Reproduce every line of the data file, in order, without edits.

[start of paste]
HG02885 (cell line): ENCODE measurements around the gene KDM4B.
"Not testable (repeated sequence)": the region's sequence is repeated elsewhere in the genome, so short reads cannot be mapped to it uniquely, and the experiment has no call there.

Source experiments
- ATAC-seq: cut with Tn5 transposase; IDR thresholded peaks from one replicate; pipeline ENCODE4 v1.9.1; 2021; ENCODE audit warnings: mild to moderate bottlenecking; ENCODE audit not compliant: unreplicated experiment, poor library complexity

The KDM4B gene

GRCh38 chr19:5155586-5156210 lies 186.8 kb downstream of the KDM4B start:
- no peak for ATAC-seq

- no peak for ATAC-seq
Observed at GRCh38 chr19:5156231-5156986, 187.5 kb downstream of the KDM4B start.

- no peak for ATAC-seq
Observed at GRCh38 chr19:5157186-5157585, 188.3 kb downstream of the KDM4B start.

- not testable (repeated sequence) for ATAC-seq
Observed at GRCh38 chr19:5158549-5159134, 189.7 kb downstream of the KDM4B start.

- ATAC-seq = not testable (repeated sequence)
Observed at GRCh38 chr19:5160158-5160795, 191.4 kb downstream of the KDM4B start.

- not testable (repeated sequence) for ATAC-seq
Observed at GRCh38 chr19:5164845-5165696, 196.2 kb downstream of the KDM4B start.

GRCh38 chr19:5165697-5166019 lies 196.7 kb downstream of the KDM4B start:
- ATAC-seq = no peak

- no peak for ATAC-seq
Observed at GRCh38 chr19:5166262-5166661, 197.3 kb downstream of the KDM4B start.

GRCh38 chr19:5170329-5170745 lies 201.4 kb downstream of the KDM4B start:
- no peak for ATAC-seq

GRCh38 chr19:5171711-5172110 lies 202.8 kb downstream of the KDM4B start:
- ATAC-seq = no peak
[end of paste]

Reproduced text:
HG02885 (cell line): ENCODE measurements around the gene KDM4B.
"Not testable (repeated sequence)": the region's sequence is repeated elsewhere in the genome, so short reads cannot be mapped to it uniquely, and the experiment has no call there.

Source experiments
- ATAC-seq: cut with Tn5 transposase; IDR thresholded peaks from one replicate; pipeline ENCODE4 v1.9.1; 2021; ENCODE audit warnings: mild to moderate bottlenecking; ENCODE audit not compliant: unreplicated experiment, poor library complexity

The KDM4B gene

GRCh38 chr19:5155586-5156210 lies 186.8 kb downstream of the KDM4B start:
- no peak for ATAC-seq

- no peak for ATAC-seq
Observed at GRCh38 chr19:5156231-5156986, 187.5 kb downstream of the KDM4B start.

- no peak for ATAC-seq
Observed at GRCh38 chr19:5157186-5157585, 188.3 kb downstream of the KDM4B start.

- not testable (repeated sequence) for ATAC-seq
Observed at GRCh38 chr19:5158549-5159134, 189.7 kb downstream of the KDM4B start.

- ATAC-seq = not testable (repeated sequence)
Observed at GRCh38 chr19:5160158-5160795, 191.4 kb downstream of the KDM4B start.

- not testable (repeated sequence) for ATAC-seq
Observed at GRCh38 chr19:5164845-5165696, 196.2 kb downstream of the KDM4B start.

GRCh38 chr19:5165697-5166019 lies 196.7 kb downstream of the KDM4B start:
- ATAC-seq = no peak

- no peak for ATAC-seq
Observed at GRCh38 chr19:5166262-5166661, 197.3 kb downstream of the KDM4B start.

GRCh38 chr19:5170329-5170745 lies 201.4 kb downstream of the KDM4B start:
- no peak for ATAC-seq

GRCh38 chr19:5171711-5172110 lies 202.8 kb downstream of the KDM4B start:
- ATAC-seq = no peak